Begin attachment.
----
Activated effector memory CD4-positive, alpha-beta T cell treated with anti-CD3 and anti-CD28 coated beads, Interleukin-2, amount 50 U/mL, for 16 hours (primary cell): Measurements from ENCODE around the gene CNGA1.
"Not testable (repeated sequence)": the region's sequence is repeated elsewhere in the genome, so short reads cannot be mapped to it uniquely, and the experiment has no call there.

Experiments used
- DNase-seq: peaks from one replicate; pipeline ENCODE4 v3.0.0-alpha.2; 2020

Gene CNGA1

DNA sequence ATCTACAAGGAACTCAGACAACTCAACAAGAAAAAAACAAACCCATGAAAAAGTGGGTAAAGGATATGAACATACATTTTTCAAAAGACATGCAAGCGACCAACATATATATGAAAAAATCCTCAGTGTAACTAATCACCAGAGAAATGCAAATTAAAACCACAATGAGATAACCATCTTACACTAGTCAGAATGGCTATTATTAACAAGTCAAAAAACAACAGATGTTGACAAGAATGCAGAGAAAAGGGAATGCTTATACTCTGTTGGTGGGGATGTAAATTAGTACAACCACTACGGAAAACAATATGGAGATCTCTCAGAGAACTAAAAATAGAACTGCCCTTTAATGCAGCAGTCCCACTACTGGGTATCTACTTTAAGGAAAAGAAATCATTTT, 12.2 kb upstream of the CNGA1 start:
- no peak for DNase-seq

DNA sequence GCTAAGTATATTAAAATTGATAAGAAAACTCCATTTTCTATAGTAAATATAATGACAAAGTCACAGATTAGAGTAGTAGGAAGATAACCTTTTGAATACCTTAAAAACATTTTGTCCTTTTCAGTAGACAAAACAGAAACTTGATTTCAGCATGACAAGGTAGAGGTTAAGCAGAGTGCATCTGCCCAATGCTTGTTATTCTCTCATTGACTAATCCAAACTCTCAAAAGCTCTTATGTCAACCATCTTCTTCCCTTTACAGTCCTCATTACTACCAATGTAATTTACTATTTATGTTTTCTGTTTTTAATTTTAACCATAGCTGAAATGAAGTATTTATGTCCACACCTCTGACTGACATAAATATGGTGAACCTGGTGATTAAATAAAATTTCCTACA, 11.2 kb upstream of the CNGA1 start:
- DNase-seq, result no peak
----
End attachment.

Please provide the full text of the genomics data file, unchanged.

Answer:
Activated effector memory CD4-positive, alpha-beta T cell treated with anti-CD3 and anti-CD28 coated beads, Interleukin-2, amount 50 U/mL, for 16 hours (primary cell): Measurements from ENCODE around the gene CNGA1.
"Not testable (repeated sequence)": the region's sequence is repeated elsewhere in the genome, so short reads cannot be mapped to it uniquely, and the experiment has no call there.

Experiments used
- DNase-seq: peaks from one replicate; pipeline ENCODE4 v3.0.0-alpha.2; 2020

Gene CNGA1

DNA sequence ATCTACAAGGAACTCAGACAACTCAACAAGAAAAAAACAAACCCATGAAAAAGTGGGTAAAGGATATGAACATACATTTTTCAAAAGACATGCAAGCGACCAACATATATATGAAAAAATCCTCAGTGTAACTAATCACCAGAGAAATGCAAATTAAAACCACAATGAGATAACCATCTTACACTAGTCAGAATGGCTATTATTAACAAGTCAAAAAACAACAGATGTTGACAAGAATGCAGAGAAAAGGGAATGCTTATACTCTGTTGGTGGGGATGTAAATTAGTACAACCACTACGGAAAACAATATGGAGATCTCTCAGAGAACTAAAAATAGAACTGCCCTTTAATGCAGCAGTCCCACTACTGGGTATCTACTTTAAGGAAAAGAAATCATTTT, 12.2 kb upstream of the CNGA1 start:
- no peak for DNase-seq

DNA sequence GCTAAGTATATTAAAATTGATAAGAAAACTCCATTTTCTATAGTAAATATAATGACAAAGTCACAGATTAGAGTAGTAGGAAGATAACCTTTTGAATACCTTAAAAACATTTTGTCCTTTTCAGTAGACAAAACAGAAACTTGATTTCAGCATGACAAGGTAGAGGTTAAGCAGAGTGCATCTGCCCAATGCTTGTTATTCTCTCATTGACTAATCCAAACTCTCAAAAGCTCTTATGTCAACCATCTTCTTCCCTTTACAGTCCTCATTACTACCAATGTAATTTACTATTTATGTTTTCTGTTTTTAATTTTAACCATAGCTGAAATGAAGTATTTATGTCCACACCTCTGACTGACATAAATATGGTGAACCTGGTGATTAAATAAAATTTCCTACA, 11.2 kb upstream of the CNGA1 start:
- DNase-seq, result no peak